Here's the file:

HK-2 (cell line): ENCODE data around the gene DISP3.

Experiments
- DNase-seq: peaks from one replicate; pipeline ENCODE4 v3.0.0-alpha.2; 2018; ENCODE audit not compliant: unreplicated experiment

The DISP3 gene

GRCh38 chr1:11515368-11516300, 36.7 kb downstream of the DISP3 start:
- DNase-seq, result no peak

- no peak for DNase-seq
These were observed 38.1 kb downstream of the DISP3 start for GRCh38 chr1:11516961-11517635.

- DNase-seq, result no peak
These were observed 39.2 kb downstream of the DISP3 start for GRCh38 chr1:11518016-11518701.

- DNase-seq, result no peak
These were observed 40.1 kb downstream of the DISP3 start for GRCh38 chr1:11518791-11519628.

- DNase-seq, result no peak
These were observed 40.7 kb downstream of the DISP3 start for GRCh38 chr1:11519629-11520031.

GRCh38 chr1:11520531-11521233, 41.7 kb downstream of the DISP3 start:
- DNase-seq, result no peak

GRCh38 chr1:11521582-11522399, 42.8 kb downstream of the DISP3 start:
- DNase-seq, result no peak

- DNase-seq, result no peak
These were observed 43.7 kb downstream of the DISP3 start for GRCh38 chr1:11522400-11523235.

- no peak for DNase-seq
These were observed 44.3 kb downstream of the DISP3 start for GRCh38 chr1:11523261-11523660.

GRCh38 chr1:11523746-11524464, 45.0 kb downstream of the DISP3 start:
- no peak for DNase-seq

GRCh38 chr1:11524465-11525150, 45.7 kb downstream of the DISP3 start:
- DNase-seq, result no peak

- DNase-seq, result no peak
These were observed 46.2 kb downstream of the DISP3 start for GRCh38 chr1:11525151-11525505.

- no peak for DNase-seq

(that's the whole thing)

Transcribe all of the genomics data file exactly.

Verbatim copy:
HK-2 (cell line): ENCODE data around the gene DISP3.

Experiments
- DNase-seq: peaks from one replicate; pipeline ENCODE4 v3.0.0-alpha.2; 2018; ENCODE audit not compliant: unreplicated experiment

The DISP3 gene

GRCh38 chr1:11515368-11516300, 36.7 kb downstream of the DISP3 start:
- DNase-seq, result no peak

- no peak for DNase-seq
These were observed 38.1 kb downstream of the DISP3 start for GRCh38 chr1:11516961-11517635.

- DNase-seq, result no peak
These were observed 39.2 kb downstream of the DISP3 start for GRCh38 chr1:11518016-11518701.

- DNase-seq, result no peak
These were observed 40.1 kb downstream of the DISP3 start for GRCh38 chr1:11518791-11519628.

- DNase-seq, result no peak
These were observed 40.7 kb downstream of the DISP3 start for GRCh38 chr1:11519629-11520031.

GRCh38 chr1:11520531-11521233, 41.7 kb downstream of the DISP3 start:
- DNase-seq, result no peak

GRCh38 chr1:11521582-11522399, 42.8 kb downstream of the DISP3 start:
- DNase-seq, result no peak

- DNase-seq, result no peak
These were observed 43.7 kb downstream of the DISP3 start for GRCh38 chr1:11522400-11523235.

- no peak for DNase-seq
These were observed 44.3 kb downstream of the DISP3 start for GRCh38 chr1:11523261-11523660.

GRCh38 chr1:11523746-11524464, 45.0 kb downstream of the DISP3 start:
- no peak for DNase-seq

GRCh38 chr1:11524465-11525150, 45.7 kb downstream of the DISP3 start:
- DNase-seq, result no peak

- DNase-seq, result no peak
These were observed 46.2 kb downstream of the DISP3 start for GRCh38 chr1:11525151-11525505.

- no peak for DNase-seq